“Category spanning” – the provision of a range of distinct services – has long been frowned upon by organizational experts, because it’s seen to drain a producer firm’s appeal to audiences. Compared to “purer” competitors, category spanners are traditionally less feted and more poorly rewarded, and it’s become conventional wisdom that clients prefer focused producers – those who “stick to their knitting” in the colloquial British expression.Yet when it comes to corporate legal services, we found in a study of hundreds of law firms in New York, London and Paris over a decade that this generalised theory just doesn’t hold up. As clients expect more sophisticated services – particular in relation to acquisitions – they tend to value category spanners more positively and are willing to pay higher prices for them. That’s because clients assess a producer as a broader entity, rather than looking at expertise in isolation, when issues are complex.So we concluded that – at least as far as legal services are concerned – clients have no general preference for a single category of expertise. Instead, what matters is the “theory of value” – clients’ perception of issues and solutions, and how these can best be provided from a goal-based perspective.Our study – just published in the Academy of Management Journal – looked at eight practice areas that span most of corporate legal practice: competition; litigation; intellectual property; property; tax; mergers & acquisition; bankruptcy and employment over the period 2000 to 2010. We examined rankings given the law firms by three top guides for the legal profession – The Chambers and Partners, The Legal 500 and PLC Which lawyer – which rank according to practice area and location, and we also collected complementary information (on numbers of partners, gross revenue and other data) from a journal focusing on each city: American Lawyer for New York, The Lawyer for London and Juristes et Associés for Paris.What we found is that what matters more to clients is not whether firms straddle practice categories, but rather the clients’ own ability to identify, understand and appreciate the combinations of categories offered by law firms.The ability to convince clients that such a combination is beneficial also helps boost law firms’ bottom lines. As the Paris-based partner of a U.S. law firm law firm told us, the way to develop the more profitable areas of practice such as litigation and M&A is to demonstrate skill in tax, property, employment and other less glamorous areas of the law – because demonstrating diversity can be the best way to close the high-profitability deal.Some might suggest that clients often stick with their diversified law firms not out of appreciation of their many skills, but simply due to inertia: to minimize the cost of searching for another provider and haggling over a new contract. Yet we found no evidence for this, and in fact one study found that 56% of big companies from 60 countries use up to 10 multi-practice law firms. While we found insignificant evidence of a direct effect of category spanning on law firm performance – i.e., higher revenue per lawyer, our statistical results suggest that category spanning has an indirect positive impact on performance through the positive evaluation of clients (i.e., higher ranking positions).Plenty of “new economy” companies have shown they can thrive by spanning categories: Amazon, after all, quickly broadened its offerings from books to diapers and cloud computing storage. We hope our look at “old economy” law firms will help shed some further light on this evolving and fascinating area of organizational economics and sociology.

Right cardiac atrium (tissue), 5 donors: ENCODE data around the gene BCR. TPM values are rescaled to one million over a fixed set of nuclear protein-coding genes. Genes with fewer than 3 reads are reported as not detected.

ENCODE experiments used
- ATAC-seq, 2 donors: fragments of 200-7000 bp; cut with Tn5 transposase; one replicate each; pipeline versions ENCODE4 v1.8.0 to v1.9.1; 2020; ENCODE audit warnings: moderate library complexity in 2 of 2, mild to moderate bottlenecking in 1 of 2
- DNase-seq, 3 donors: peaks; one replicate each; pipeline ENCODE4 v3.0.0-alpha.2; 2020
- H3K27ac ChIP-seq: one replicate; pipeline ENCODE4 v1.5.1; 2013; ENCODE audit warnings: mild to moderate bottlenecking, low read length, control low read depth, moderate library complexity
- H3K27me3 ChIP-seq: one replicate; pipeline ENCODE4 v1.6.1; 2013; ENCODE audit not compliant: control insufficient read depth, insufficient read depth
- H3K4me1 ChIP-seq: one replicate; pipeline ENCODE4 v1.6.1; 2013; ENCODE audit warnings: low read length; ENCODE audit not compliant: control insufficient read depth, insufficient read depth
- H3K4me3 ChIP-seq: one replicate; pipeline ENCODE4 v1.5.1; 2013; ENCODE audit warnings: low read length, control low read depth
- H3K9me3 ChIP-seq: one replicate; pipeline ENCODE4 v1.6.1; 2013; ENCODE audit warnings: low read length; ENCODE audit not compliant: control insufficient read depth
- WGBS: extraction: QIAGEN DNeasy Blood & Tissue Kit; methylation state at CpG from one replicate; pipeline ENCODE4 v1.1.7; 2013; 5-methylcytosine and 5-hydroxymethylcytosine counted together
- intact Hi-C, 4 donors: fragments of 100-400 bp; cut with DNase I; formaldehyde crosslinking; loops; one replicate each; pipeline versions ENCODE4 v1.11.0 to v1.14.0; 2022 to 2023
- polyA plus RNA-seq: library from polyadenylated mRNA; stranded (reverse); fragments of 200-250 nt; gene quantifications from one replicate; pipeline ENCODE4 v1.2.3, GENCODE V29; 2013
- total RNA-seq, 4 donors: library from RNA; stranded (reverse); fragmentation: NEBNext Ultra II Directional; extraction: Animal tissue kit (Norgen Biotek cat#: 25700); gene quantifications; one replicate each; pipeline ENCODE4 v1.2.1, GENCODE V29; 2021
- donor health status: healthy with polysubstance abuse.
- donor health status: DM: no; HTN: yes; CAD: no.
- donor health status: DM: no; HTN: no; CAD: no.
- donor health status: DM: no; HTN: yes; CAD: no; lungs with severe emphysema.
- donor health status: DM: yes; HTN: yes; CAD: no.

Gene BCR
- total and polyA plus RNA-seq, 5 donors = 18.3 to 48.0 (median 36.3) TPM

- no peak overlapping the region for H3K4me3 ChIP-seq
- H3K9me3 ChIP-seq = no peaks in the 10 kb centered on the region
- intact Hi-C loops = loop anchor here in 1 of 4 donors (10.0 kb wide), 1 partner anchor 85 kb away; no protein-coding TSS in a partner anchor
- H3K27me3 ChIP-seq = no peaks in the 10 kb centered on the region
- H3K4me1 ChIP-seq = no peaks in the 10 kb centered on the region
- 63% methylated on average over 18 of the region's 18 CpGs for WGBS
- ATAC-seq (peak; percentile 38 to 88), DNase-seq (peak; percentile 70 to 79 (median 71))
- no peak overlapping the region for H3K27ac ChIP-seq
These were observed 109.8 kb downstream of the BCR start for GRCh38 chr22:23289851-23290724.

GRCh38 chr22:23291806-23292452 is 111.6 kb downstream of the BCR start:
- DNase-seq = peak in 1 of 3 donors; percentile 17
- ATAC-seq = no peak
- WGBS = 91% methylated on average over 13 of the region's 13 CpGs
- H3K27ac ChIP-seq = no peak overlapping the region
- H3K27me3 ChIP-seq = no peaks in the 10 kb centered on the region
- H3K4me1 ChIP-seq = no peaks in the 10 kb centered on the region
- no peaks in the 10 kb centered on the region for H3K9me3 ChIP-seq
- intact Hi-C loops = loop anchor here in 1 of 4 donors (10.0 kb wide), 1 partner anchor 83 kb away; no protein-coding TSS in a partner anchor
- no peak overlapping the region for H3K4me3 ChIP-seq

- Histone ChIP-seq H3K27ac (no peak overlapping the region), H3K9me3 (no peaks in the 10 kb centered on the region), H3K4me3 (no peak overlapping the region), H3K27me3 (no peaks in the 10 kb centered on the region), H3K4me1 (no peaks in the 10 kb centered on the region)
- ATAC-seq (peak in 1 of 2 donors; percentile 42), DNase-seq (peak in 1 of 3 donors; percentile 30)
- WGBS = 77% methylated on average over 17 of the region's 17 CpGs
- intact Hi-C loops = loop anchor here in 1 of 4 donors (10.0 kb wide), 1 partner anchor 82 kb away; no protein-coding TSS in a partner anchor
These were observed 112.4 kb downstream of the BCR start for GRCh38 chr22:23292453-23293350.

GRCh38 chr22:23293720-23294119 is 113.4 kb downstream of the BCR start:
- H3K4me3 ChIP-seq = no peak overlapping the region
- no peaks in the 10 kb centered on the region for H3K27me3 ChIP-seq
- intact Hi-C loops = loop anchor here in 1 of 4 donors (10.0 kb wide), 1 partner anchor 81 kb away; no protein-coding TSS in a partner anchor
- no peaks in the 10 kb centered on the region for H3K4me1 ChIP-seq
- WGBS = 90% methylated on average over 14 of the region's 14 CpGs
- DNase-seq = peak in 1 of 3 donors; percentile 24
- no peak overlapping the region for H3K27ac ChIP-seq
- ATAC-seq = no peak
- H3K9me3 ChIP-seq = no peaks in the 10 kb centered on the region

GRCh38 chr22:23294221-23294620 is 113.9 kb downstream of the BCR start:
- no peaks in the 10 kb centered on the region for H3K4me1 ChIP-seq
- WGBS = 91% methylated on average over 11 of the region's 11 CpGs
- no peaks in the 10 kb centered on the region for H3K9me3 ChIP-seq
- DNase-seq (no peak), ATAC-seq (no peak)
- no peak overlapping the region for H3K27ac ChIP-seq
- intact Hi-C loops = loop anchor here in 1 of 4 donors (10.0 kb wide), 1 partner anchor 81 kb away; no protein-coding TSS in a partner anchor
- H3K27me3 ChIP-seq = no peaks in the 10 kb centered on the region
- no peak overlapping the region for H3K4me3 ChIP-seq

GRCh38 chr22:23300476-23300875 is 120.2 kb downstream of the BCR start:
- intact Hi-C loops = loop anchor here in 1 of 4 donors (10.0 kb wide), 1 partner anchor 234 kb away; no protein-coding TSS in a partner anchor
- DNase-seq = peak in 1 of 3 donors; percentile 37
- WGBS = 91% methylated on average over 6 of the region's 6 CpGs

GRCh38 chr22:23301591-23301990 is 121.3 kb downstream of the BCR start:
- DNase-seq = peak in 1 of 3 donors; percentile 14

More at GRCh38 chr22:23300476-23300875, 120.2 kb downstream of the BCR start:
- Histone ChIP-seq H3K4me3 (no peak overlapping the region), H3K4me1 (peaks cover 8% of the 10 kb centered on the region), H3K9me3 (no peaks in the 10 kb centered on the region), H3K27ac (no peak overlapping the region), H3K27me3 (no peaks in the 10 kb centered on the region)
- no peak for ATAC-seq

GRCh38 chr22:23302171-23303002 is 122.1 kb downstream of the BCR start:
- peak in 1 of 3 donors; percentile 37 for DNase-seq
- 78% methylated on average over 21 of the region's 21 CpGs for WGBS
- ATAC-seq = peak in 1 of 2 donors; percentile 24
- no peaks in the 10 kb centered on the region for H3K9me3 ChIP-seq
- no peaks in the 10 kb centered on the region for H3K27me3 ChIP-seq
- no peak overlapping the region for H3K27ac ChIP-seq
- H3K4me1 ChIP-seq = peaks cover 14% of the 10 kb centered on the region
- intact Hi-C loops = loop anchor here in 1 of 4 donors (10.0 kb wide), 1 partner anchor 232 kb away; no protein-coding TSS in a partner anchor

Départements : Stratégie et Politique d’Entreprise, GREGHEC (CNRS)

In this article, we critically evaluate what the existing research shows regarding the individual determinants of entrepreneurship. We begin by documenting a set of facts that seem to pose a challenge for interpretations of entrepreneurship based on the standard expected utility framework. Drawing on research in behavioral economics we then review three sets of possible interpretations — risk aversion, overconfidence, and non-pecuniary, taste-based factors — for understanding the empirical facts related to the entry into, and persistence in entrepreneurship. The central thesis of this article is that while all these candidate explanations have merit and can account for some aspects of the facts above, there is little evidence of a “smoking gun” that can completely account for all the puzzling patterns we observe.

Mots clés : entrepreneurship, risk aversion, overconfidence, taste

Départements : Stratégie et Politique d’Entreprise, GREGHEC (CNRS)

Beside making organizations look like their peers through the adoption of similar attributes (which we call alignment), this paper highlights the fact that conformity also enables organizations to stand out by exhibiting highly salient attributes key to their field or industry (which we call conventionality). Building on the conformity and status literatures, and using the case of major U.S. symphony orchestras and the changes in their concert programing between 1879 and 1969, we hypothesize and find that middle-status organizations are more aligned, and middle-status individual leaders make more conventional choices than their low- and high-status peers. In addition, the extent to which middle-status leaders adopt conventional programming is moderated by the status of the organization and by its level of alignment. This paper offers a novel theory and operationalization of organizational conformity, and contributes to the literature on status effects, and more broadly to the understanding of the key issues of distinctiveness and conformity.